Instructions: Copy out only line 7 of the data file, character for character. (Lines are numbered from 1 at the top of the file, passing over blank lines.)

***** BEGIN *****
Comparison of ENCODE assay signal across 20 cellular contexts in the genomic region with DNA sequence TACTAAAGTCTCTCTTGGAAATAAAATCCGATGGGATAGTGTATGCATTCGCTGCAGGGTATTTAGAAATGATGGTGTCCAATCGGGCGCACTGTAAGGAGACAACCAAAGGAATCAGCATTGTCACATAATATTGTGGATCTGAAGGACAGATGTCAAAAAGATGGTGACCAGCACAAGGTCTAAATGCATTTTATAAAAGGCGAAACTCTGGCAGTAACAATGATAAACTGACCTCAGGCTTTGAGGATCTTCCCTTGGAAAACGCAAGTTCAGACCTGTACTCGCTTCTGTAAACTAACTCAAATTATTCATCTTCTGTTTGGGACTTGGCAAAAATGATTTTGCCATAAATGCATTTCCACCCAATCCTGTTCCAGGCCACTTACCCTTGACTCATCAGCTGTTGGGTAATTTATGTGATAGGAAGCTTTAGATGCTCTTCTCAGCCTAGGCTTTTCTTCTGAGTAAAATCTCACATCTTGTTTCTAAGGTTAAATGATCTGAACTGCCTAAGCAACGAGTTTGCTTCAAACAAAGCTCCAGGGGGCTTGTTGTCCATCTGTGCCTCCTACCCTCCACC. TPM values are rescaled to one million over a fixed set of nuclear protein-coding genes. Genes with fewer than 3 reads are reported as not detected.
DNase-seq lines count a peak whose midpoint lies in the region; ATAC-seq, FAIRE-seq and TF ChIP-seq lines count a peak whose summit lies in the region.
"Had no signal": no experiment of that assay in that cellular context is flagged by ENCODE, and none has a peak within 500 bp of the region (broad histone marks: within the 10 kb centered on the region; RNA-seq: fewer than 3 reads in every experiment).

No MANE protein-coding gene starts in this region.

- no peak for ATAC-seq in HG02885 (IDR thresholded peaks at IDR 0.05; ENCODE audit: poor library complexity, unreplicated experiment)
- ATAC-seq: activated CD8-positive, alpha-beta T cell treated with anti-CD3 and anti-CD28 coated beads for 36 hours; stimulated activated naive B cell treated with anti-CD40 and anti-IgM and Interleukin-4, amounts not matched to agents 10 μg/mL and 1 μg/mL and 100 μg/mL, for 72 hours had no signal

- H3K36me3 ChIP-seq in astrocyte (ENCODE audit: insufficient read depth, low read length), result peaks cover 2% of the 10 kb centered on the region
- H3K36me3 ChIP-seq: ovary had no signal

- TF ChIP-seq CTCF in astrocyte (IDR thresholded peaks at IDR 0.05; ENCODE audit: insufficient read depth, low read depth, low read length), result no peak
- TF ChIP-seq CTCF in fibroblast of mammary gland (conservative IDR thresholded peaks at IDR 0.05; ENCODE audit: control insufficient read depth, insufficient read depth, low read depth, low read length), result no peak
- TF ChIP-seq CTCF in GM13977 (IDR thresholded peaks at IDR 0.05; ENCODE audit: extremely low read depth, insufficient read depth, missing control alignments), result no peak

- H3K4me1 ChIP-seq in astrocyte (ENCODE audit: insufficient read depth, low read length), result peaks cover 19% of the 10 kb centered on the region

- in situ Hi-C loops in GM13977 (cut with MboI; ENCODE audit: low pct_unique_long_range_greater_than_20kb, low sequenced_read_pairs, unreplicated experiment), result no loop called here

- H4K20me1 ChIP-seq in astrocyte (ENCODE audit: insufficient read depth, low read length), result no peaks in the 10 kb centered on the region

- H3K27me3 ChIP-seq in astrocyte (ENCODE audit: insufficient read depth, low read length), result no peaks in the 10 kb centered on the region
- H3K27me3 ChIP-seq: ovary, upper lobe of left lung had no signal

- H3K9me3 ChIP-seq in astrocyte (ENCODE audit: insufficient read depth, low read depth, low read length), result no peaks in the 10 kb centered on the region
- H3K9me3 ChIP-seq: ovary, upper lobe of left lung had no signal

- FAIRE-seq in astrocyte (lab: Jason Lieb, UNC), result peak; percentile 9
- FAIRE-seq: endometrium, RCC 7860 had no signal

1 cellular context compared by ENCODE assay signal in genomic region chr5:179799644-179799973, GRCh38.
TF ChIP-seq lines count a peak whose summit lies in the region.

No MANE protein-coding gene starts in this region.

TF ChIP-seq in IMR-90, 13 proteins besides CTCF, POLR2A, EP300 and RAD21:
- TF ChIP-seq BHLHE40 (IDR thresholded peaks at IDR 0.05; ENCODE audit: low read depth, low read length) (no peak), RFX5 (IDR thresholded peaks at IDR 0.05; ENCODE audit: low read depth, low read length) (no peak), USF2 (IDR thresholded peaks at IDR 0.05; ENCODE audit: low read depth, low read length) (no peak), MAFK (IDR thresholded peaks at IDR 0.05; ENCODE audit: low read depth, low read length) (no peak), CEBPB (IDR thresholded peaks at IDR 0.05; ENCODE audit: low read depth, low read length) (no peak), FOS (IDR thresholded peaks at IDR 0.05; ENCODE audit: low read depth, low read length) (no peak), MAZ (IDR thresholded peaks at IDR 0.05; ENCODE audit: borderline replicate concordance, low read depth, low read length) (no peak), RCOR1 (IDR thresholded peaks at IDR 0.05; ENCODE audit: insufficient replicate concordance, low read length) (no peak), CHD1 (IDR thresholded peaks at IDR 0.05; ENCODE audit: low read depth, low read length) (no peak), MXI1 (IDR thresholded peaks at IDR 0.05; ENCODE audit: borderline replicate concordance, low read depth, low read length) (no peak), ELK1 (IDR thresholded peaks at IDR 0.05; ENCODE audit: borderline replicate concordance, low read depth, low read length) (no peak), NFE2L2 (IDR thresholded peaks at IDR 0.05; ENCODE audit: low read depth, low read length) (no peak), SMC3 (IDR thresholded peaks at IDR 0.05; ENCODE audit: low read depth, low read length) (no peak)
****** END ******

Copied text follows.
- H3K36me3 ChIP-seq in astrocyte (ENCODE audit: insufficient read depth, low read length), result peaks cover 2% of the 10 kb centered on the region